Roadblocks abound for a national energy strategy
Christy Clark isn't the only obstacle supporters of the idea must overcome
British Columbia Premier Christy Clark’s refusal to work with her provincial colleagues on developing a national energy strategy is another indication of the long road that lies ahead for supporters of the fledgling idea.
Those supporters include Clark’s current sparring partner – Alberta Premier Alison Redford – as well as industry heavyweights like Suncor Energy Inc., Encana Corp. and Canadian Natural Resources Ltd. But despite the powerful political and corporate players who are bullish on a pan-Canadian energy strategy, much stands in the way before it becomes a reality.
The issue won’t be going away, however. Not with the energy potential Canada has. But each province has different resource gifts and energy goals. Quebec has an abundance of hydro potential and it wants to develop a portfolio of projects that would add 4,500 megawatts of hydroelectricity capacity to the provincial grid. Nova Scotia must have 40 per cent of its power come from renewable sources by 2020. And B.C. has designs on becoming a major exporter of liquefied natural gas.
But the planning and development often happens in silos. Supporters of a national energy strategy contend Canada isn’t getting the full benefits from its gifts with this approach. “There is real potential for Canada to play a significant role as an energy provider,” says Roger Gibbins, the retired president and CEO of the Canada West Foundation. “[Canada] has the endgame, but no strategy on how to get there.”
Gibbins and the Calgary-based policy think tank he used to lead have long promoted the idea of a strategy. But now that the concept is gaining some traction – thanks in large part to the efforts of Redford – the question now is how to make it happen. An encouraging development occurred when Canada’s premiers met in July for their annual Council of the Federation meeting.
In Halifax they agreed (minus B.C.’s Clark) to set up a working group to build on the council’s 2007 energy strategy. If you weren’t aware a national energy strategy existed, you’re not alone. The initiative has gone nowhere. What makes this time different?
One difference is it now has an enthusiastic champion in Redford, who since becoming premier in October of 2011 has been stumping for a strategy. Her ardor isn’t hard to figure. With production from the oil sands alone projected to grow between now and 2030 by 3.4 million barrels per day, the province is keen to get political leaders onside with developing the controversial resource and building the pipelines that will send it to lucrative new markets.
However, that could prove difficult to achieve. Parochialism reigns in provincial-territorial politics. Clark has refused to participate in the process until Alberta agrees to negotiate how B.C. can receive a “fair share” of the fiscal and economic benefits from transporting heavy oil from Alberta to the West Coast. Central to that demand would be B.C. receiving a share of royalties from oil sands production. Redford says there will be no negotiating on that matter.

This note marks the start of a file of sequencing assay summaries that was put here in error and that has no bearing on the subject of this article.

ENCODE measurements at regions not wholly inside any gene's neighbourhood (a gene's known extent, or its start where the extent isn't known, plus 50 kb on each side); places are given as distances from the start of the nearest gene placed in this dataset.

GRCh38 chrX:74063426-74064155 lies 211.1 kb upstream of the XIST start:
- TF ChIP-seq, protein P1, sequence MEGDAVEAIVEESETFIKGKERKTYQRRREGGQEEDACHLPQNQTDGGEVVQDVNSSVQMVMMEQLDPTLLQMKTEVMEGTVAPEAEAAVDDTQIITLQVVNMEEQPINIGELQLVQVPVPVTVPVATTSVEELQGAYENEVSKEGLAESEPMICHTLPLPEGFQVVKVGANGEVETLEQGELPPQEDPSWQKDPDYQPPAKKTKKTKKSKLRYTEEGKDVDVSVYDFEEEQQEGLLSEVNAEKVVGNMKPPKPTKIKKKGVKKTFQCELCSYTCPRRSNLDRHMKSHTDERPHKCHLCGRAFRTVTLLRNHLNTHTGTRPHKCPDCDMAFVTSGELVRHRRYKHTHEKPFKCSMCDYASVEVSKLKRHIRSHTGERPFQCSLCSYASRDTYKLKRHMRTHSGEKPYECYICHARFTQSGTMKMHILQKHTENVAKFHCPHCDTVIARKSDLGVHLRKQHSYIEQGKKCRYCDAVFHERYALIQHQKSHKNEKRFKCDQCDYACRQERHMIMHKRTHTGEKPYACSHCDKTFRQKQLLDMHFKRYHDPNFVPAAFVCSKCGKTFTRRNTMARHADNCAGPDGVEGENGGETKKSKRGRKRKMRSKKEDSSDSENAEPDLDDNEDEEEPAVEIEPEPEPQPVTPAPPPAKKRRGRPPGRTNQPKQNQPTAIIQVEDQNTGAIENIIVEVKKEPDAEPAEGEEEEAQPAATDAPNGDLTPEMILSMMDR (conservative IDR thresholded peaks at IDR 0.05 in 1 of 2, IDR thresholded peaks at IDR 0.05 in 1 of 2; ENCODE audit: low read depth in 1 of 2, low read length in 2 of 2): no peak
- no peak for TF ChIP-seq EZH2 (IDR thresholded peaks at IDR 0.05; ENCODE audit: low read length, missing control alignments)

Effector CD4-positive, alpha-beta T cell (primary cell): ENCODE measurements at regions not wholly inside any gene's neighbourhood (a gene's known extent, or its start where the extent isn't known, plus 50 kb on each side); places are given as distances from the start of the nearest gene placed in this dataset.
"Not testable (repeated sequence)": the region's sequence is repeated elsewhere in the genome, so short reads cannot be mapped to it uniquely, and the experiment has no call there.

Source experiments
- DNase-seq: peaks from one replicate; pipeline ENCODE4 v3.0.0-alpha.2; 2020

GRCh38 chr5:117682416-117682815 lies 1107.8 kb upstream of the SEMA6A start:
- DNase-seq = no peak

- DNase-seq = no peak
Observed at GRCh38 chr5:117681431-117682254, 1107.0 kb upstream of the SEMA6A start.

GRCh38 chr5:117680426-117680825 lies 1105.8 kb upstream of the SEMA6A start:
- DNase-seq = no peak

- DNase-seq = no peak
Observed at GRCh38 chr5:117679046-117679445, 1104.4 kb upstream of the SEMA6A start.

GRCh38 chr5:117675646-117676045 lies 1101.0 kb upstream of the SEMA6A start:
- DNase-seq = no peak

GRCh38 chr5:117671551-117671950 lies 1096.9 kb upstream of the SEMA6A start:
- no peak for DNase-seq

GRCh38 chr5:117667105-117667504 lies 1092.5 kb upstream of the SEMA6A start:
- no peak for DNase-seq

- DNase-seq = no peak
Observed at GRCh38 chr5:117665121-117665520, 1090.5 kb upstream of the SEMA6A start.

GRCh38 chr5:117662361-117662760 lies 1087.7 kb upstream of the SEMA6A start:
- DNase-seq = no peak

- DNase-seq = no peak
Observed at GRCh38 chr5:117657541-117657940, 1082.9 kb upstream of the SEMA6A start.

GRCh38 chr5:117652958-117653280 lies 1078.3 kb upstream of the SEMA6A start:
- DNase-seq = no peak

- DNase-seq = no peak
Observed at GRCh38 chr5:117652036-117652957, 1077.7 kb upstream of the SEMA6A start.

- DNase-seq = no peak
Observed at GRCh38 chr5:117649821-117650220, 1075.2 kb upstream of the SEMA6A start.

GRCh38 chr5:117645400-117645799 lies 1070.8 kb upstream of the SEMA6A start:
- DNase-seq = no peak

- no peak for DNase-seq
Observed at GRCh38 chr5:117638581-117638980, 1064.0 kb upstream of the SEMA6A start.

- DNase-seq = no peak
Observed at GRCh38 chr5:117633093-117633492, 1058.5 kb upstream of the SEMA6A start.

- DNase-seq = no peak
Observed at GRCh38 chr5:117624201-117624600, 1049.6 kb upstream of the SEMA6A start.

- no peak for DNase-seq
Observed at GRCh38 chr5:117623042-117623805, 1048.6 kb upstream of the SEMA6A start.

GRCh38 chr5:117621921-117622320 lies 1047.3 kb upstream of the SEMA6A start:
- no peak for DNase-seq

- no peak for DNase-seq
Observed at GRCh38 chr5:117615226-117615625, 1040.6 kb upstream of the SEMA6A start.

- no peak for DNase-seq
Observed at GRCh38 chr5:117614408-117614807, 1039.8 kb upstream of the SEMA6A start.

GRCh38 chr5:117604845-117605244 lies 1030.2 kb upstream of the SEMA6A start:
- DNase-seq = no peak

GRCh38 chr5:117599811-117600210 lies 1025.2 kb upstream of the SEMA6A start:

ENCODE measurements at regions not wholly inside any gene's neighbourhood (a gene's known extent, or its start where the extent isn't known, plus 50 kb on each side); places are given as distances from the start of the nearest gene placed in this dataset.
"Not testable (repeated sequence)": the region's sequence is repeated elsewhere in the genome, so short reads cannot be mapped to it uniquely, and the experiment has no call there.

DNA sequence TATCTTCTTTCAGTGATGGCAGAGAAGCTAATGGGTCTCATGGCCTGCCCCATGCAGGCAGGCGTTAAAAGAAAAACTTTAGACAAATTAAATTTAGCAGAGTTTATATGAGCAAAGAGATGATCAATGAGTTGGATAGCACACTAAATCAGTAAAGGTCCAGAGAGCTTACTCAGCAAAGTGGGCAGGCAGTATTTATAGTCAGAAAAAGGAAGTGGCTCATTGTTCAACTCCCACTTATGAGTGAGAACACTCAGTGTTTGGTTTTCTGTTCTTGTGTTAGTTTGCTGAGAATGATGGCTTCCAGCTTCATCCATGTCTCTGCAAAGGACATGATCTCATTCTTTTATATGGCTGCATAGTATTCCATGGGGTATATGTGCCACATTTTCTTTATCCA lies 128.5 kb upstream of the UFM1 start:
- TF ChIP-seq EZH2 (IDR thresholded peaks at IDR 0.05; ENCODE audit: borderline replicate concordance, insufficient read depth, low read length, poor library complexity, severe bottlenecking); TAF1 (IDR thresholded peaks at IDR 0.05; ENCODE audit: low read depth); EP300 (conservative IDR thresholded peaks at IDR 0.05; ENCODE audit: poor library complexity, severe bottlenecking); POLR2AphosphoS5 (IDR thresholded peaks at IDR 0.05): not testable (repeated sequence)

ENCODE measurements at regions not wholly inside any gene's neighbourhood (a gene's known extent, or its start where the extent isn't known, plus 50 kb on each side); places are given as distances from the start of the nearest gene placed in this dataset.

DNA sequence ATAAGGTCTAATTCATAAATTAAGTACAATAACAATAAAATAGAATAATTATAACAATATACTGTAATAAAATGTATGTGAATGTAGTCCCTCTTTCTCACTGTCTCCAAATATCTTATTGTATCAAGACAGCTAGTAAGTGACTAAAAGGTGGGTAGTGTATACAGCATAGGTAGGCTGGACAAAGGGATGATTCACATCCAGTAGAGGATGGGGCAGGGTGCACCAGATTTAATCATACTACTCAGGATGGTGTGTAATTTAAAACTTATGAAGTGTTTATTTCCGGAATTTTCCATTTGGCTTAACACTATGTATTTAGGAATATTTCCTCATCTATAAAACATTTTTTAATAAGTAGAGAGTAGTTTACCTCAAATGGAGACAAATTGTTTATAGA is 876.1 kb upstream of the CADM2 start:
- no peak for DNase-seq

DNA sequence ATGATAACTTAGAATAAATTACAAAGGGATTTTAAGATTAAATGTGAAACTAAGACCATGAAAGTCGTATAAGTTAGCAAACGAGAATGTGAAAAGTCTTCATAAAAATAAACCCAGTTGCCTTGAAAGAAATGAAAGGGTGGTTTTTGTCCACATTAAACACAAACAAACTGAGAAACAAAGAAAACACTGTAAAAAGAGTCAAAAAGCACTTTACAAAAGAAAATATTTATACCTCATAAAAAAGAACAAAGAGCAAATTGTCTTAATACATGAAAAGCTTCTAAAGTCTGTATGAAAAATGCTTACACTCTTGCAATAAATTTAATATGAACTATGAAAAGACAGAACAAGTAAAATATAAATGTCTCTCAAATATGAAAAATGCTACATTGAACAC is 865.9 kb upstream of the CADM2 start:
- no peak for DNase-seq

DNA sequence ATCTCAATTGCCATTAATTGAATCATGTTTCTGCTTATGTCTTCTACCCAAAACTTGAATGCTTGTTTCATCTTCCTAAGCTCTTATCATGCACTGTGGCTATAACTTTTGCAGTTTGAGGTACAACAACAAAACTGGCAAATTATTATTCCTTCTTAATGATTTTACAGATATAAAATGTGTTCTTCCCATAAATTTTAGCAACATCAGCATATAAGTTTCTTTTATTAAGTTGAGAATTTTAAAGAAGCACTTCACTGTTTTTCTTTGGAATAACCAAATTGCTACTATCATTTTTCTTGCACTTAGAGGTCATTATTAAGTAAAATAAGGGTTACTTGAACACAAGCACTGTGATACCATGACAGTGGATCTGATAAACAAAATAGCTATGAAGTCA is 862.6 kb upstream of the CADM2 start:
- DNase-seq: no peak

Another big threat to developing a national energy strategy is the suspicion that only Alberta will benefit from it. “The country has to be convinced this is not a way to line the pockets of rich Albertans,” Gibbins says.
At Memorial University in St. John’s, Newfoundland and Labrador, political science professor Christopher Dunn says Atlantic Canadians are wary of getting swept up in a movement dominated by the interests of bigger, richer provinces. “This would be a national energy strategy with quotation marks around it,” Dunn says. “It would be an Ontario-Western Canada type of policy, and it would be petroleum-orientated.”
Of course, Newfoundland and Labrador is no stranger to the oil and gas business. Industry activity there has turned the province from an economic backwater to a “have” jurisdiction. The province was producing an average of 85,696 barrels of oil per day from its offshore fields, according to the latest figures.
But Dunn says the province also has designs on developing more hydroelectric projects and exporting that power to other markets. It also would like to settle a boundary dispute in the Gulf of St. Lawrence with Quebec. Dunn says a national energy strategy would have to address those issues, and others that affect the energy ambitions of Atlantic Canadians.
Yet another roadblock on the road to such a strategy is the fact that Prime Minister Stephen Harper has shown no indication his government wants to develop national policies that stray into matters of provincial jurisdiction, and energy is a provincial jurisdiction. Could 13 provinces and territories work out a national energy strategy without the participation of the federal government in the process?
Some experts think that’s unlikely, although the Council of the Federation’s decision to form a national energy strategy working group shows the provinces and territories are willing to give it a try. At the Calgary-based Energy Policy Institute of Canada, a non-profit group formed by businesses like Suncor and Encana, president Doug Black says the issue is too important not to pursue.
Canada isn’t an energy superpower yet, but with a national energy strategy, Black thinks it could be. “We can’t be dealing with one-offs, whether it’s the Northern Gateway, Labrador power issues or wind energy issues,” Black says. “As a nation we need to ensure prosperity. We’ve got to have a plan to maximize our resources.”